Chadwick-The 12 Leadership Principles of Dean Smith-full text (2)

How can i best help the team i asked him if you want

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“How can I best help the team?” I asked him. “If you want to help the team,” he said, “become a better individual player.” He then reemphasized my weaknesses and strengths. He told me to work on both, become a better player, and the team would be better. At first glance, you might think Coach Smith’s statement contradicts his vision of the team being above the individual. On the contrary, it only enhances it. A team is made up of individual parts. It is the leader’s 99
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job to take the unique giftedness of different individuals and mold them together as a team with a common vision and goal. The stronger, the more gifted those individual parts are, the stronger the team’s potential. I worked hard that summer to become a better player. Often in the hot sun of Orlando, Florida, as I ran sprints and lifted weights, I asked myself, “Why am I doing this?” I would always pant the answer, “Because this is making the team better.” Dave Hanners posed an interesting question when I interviewed him for this book. “Can you name the North Carolina player who didn’t get better between his freshman and senior seasons?” he asked. He couldn’t think of one, and either could I. Coach Smith had to deal with all our egos, trying not to bruise them, yet getting the best out of us for the sake of the team. “Most coaches can’t do that,” Hanners said. “They usually fail somewhere.” Coach Smith also mused with me about how much better some players became during their careers, even to his amazement. “Darrell Elston came here because John Lotz knew his high school coach,” he told me. “Darrell had a basketball scholarship from Ball State and a football scholarship from Purdue. He was the fourteenth man on the squad in 1972. In the Final Four, he couldn’t even dress for the game because the rules stated that only twelve players could dress. I told Darrell that perhaps he should go some place else where he could play. But he worked hard over the years and became an all-ACC performer. He worked very hard, and the team became better.” A great leader can motivate others toward self-discipline and personal responsibility. No matter how gifted the player may be, or how much playing time he may receive, Coach Smith believed that the individual – whether the manager, a bench player, a regular, or a superstar – can have tremendous impact on the team when he personally improves. Teach Personal Responsibility and Self-Discipline A jar rests on the corner of Coach Guthridge’s desk. It’s an “excuse” jar. When you come in to see him, the first thing you’re expected to do is file your excuses in the jar. He simply won’t listen to them. Every player on the team is constantly challenged to assume personal responsibility 100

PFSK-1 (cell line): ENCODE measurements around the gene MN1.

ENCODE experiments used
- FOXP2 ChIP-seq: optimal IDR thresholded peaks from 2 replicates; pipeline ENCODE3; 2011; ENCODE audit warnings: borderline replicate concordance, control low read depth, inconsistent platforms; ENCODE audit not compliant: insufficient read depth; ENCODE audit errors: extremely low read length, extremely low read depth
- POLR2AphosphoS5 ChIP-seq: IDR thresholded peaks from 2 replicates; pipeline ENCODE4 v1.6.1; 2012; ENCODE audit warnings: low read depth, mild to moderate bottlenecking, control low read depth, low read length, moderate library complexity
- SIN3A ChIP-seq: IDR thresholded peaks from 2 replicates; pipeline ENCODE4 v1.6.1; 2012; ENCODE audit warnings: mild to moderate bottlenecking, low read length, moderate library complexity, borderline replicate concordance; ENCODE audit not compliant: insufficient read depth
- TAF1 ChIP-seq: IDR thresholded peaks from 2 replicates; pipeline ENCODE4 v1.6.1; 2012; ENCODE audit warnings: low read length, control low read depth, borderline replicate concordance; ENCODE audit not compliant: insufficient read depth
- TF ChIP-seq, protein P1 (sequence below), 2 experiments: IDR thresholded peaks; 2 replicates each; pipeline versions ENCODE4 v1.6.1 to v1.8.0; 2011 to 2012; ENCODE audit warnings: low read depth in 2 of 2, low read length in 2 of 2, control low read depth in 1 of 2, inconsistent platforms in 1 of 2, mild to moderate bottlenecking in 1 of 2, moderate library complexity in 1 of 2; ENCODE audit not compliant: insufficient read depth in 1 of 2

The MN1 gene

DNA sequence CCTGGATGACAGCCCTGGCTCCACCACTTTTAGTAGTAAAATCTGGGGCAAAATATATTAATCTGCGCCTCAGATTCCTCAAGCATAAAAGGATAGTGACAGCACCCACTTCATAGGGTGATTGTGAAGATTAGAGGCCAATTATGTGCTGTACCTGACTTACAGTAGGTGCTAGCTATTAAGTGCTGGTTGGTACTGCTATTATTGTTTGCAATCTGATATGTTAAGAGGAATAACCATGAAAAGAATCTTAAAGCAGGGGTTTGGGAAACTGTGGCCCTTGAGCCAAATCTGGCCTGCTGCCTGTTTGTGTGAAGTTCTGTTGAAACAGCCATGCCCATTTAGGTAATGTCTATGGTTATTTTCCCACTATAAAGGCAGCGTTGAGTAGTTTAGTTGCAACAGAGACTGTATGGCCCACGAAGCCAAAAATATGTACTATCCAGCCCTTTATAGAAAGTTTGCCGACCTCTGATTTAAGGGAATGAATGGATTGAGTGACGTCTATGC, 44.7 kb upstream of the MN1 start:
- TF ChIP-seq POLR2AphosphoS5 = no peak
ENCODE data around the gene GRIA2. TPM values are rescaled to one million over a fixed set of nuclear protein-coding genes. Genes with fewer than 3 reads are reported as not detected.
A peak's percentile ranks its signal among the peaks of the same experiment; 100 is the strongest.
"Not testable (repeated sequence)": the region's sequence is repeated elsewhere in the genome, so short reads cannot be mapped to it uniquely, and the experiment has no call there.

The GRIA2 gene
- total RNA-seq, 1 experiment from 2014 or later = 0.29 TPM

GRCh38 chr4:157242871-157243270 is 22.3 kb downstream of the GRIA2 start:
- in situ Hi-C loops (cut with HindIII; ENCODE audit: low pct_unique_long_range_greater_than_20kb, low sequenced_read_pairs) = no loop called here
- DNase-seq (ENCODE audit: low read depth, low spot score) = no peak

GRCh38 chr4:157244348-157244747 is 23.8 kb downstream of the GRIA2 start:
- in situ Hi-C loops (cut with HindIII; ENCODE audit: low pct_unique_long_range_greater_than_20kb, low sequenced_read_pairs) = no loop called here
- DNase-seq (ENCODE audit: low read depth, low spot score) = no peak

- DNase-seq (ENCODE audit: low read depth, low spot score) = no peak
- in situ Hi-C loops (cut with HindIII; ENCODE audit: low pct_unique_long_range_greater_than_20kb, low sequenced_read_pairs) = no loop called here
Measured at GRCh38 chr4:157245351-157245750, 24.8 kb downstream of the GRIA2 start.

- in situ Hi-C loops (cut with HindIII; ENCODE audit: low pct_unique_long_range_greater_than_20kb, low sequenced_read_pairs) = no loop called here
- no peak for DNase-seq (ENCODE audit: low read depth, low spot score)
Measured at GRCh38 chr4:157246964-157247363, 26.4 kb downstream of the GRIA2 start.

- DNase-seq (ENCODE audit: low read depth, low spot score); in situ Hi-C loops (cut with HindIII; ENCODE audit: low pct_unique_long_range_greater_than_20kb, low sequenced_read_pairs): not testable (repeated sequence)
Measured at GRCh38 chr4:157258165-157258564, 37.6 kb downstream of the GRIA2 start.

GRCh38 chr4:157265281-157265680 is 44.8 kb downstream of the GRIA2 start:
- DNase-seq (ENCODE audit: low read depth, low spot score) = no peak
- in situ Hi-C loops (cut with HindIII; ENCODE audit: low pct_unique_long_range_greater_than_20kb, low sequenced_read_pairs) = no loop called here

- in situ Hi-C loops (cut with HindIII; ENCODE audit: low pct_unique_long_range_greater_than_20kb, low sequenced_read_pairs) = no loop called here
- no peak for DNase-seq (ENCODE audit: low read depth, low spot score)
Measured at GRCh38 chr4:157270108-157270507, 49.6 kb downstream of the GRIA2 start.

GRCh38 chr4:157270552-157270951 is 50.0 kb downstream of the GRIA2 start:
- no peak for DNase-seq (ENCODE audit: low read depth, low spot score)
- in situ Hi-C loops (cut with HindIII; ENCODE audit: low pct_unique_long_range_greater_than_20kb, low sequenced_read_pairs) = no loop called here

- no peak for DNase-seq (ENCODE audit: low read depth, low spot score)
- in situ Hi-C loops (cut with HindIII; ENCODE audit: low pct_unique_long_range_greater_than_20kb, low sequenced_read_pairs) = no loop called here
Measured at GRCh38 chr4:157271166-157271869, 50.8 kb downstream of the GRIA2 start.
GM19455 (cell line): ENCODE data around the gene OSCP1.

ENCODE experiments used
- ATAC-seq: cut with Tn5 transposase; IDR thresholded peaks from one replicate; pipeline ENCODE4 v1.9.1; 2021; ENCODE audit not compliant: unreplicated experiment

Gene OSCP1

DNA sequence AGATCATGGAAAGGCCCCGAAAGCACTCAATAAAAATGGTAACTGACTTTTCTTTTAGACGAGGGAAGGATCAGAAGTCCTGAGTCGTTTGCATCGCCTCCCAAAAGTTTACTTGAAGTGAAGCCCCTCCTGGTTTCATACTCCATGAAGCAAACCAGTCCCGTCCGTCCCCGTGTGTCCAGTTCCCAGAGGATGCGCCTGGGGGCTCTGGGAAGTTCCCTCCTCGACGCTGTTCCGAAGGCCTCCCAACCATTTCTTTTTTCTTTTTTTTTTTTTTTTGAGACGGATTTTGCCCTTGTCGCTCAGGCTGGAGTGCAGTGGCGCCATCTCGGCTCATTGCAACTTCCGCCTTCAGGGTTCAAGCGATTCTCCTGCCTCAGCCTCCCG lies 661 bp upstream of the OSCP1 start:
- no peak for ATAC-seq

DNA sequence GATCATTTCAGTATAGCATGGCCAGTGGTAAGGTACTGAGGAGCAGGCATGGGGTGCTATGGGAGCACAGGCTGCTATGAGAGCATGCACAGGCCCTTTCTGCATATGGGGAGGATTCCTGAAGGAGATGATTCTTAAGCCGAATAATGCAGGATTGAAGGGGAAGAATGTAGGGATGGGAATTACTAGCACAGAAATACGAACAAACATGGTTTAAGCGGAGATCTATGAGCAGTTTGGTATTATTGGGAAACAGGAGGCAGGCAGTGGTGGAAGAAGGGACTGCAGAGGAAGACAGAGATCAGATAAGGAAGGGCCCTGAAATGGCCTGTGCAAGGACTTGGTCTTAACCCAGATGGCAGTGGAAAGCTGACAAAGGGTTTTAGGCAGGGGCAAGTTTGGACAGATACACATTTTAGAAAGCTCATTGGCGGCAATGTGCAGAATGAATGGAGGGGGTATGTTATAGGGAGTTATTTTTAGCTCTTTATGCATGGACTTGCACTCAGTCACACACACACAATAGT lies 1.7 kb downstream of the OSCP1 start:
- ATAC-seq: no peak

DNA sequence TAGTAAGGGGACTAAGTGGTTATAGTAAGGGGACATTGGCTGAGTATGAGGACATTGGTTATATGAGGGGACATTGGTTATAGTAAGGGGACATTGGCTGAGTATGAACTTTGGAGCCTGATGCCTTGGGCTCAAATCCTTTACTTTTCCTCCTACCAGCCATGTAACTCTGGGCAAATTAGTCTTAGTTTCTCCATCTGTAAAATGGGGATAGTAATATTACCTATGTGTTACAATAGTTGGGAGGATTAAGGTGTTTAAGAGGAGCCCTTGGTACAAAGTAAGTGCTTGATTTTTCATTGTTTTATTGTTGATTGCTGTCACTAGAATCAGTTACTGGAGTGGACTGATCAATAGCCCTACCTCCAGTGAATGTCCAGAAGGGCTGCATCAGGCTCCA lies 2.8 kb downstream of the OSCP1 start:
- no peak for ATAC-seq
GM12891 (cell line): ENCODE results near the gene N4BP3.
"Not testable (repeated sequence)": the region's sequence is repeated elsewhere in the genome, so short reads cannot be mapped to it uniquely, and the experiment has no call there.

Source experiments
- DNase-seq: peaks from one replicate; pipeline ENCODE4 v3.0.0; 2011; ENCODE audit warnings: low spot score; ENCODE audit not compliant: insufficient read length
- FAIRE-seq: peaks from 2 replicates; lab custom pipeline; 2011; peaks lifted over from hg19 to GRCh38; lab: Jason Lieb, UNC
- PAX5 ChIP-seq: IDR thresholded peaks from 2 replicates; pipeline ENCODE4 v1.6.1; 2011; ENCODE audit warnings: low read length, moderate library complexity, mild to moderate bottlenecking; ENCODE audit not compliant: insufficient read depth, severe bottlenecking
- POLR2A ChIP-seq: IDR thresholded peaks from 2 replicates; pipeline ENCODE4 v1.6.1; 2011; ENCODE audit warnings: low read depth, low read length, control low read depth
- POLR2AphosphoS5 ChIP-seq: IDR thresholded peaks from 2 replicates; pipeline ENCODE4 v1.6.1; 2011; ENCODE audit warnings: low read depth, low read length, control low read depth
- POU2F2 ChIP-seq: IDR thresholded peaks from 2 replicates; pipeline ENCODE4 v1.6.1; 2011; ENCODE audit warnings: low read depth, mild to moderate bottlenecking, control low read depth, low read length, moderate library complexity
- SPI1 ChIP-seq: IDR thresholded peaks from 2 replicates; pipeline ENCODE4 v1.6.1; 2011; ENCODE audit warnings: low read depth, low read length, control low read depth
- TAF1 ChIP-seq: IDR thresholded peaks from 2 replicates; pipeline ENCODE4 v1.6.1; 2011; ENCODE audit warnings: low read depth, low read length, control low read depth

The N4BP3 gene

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for becoming a better player. He knows it will make the team better. I’m certain that he learned this from Coach Smith.
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  • Fall '14
  • kolish
  • Psychology, Coach, Dean Smith, Coach Smith, coach Dean Smith

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